CAPITOL HEIGHTS, Md. (FOX 5 DC) - Lawmakers have credited Capitol Police Officer Eugene Goodman with saving lives during the January 6 riot at the U.S. Capitol and Congress will soon vote on awarding him the Congressional Gold Medal.
While Goodman’s heroics have gotten worldwide attention, many are unaware of his roots in Prince George’s County, even some of his former educators.
Representatives Charlie Crist (D-FL) introduced H.R. 305 on Thursday, which would award Officer Eugene Goodman with the Congressional Gold Medal for his actions during the Capitol siege. (Credit: Igor Bobic/ HuffPost via Storyful)
Goodman went to Central High School in Capitol Heights and graduated in 1999.
"I was watching the inauguration and kept hearing this name and reflecting back and I said, ‘That name sounds familiar,’" said McKinley Hayes, a former Central High School administrator. "I said, ‘I know this young man.’"
Hayes saw Goodman escorting Vice President Kamala Harris at the inauguration, but only connected the face with the name on Monday. He called his friend and former Central High School teacher Howard Banks.
Banks was overcome with emotion finding out the hero he saw on TV was his former student.
"To produce people like that, that’s what you live for," said Banks. "I have to admit, I’m moved by this day. This changed my life. This says everything we stood for at that school is right and good."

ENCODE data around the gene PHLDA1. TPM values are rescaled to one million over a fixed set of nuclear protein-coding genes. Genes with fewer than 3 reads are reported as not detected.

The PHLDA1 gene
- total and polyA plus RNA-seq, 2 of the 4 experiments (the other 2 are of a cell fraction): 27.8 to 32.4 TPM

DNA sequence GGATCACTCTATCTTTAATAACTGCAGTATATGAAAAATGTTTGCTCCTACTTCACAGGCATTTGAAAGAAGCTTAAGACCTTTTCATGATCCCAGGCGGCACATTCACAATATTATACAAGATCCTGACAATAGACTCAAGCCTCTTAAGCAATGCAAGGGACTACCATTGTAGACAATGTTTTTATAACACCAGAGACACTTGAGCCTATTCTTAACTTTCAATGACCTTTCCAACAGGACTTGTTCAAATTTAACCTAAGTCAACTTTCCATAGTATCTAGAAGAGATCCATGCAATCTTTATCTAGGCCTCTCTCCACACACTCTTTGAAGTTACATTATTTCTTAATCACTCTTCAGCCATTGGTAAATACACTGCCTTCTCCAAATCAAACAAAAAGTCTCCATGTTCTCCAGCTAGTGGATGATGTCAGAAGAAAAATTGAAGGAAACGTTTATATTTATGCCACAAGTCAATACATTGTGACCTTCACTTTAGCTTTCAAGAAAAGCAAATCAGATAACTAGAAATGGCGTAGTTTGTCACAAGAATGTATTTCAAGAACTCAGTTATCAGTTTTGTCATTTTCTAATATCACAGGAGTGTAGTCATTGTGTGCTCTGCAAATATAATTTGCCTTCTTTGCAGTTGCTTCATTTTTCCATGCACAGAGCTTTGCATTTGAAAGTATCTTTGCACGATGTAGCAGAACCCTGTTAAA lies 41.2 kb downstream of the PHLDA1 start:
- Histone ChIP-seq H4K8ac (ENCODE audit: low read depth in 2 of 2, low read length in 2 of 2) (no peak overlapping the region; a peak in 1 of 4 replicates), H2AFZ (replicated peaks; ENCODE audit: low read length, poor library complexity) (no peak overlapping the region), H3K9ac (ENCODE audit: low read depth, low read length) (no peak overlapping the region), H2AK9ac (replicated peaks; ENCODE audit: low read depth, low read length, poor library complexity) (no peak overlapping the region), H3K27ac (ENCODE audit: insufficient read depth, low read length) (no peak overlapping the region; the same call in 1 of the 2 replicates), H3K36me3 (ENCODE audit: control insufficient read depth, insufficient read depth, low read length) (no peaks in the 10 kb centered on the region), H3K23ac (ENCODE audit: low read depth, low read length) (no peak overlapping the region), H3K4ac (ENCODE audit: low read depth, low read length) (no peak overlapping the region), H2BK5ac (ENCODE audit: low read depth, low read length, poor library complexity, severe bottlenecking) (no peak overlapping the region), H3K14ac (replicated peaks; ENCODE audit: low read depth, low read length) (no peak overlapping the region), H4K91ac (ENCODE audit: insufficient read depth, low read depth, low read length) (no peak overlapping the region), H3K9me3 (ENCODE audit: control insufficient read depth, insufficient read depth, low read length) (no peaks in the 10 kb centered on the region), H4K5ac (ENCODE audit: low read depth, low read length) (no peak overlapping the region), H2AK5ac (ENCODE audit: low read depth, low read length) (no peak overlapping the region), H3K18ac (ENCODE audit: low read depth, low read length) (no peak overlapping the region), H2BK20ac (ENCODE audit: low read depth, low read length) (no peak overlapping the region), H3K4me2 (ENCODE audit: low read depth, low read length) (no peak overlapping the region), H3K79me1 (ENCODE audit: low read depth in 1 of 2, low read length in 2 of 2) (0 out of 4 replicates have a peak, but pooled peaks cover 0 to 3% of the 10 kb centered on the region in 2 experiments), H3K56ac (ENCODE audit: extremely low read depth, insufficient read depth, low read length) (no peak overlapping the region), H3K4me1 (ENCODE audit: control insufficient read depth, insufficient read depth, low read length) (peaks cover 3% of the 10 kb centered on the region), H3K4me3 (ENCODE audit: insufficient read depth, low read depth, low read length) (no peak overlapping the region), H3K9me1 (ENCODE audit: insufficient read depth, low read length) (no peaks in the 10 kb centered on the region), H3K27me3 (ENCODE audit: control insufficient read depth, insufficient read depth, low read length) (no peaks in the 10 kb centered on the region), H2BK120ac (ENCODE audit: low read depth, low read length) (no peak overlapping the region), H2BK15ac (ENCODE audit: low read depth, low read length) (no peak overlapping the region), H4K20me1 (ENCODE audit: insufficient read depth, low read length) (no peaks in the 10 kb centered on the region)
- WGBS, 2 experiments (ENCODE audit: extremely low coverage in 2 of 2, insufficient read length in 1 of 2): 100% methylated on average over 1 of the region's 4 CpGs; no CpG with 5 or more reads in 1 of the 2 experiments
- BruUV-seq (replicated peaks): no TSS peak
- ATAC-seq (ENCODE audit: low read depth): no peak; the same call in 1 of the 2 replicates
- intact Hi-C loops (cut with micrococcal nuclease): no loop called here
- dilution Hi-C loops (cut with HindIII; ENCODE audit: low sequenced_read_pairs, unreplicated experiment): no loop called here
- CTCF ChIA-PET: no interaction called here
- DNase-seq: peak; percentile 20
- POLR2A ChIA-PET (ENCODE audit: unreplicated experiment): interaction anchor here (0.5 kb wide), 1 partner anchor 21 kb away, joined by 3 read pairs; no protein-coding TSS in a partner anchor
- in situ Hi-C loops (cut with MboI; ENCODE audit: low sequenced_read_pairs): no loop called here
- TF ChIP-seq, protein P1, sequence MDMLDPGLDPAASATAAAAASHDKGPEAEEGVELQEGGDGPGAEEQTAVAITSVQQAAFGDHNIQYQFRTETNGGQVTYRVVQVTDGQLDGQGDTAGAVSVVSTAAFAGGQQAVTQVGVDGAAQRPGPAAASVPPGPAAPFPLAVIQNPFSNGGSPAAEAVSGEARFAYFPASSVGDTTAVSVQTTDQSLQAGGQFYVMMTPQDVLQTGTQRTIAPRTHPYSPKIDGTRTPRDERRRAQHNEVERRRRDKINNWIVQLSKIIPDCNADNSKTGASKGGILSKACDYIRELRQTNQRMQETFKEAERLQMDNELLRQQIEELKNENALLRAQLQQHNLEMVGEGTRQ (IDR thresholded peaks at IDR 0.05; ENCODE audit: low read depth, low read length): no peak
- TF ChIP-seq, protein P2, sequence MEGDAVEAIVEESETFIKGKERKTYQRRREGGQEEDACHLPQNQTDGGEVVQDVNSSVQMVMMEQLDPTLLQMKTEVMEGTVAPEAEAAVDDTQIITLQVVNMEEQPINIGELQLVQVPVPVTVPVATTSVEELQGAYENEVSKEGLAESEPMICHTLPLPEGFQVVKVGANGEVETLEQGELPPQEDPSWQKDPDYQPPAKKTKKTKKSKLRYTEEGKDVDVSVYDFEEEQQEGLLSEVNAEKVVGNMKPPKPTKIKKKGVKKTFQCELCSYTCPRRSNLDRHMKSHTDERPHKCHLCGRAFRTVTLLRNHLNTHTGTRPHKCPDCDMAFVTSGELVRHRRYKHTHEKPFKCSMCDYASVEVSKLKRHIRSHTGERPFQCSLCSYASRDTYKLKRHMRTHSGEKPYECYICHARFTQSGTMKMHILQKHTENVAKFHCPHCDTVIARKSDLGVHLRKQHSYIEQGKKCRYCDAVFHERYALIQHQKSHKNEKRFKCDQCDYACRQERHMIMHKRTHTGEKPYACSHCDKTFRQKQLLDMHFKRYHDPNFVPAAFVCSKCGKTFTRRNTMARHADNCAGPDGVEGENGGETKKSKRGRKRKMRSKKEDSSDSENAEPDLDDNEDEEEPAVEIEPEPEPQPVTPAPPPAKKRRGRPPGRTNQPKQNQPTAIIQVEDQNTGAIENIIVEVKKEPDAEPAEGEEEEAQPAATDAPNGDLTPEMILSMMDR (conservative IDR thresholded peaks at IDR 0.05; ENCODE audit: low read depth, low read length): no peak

Banks and Hayes described Goodman as a quiet, helpful, and well-mannered student known to help break up a fight in the lunchroom on occasion.
Goodman was alone when he was confronted by members of the mob who stormed the Capitol on Jan. 6 as Congress was certifying electoral votes.
In cell phone video, Goodman is seen luring the group up a staircase and away from the Senate chambers where lawmakers were still in session, unaware the building was already overrun.
"To save this country, I mean for this person to save this country, I just feel so connected," said Banks through tears.
Several news outlets have identified the officer as Eugene Goodman (Credit: Igor Bobic/HuffPost)
Banks is still a Prince George’s County teacher now at Northwestern High School. He teaches World History and says the day of the insurrection he was teaching about the French Revolution coup d’états from his home, which is on Capitol Hill where he could see rioters headed to the Capitol.
"It’s been a rough year for the DVM," said Banks. "It’s been rough. We need a story like this. He’s one of us."
Goodman, an Army veteran, was promoted to Deputy Sgt. at Arms and was awarded the Army's Distinguished Public Service Award.
He has not done any interviews or public speaking thus far, but his former educators are hoping one day he’ll tell his story to students at his former high school.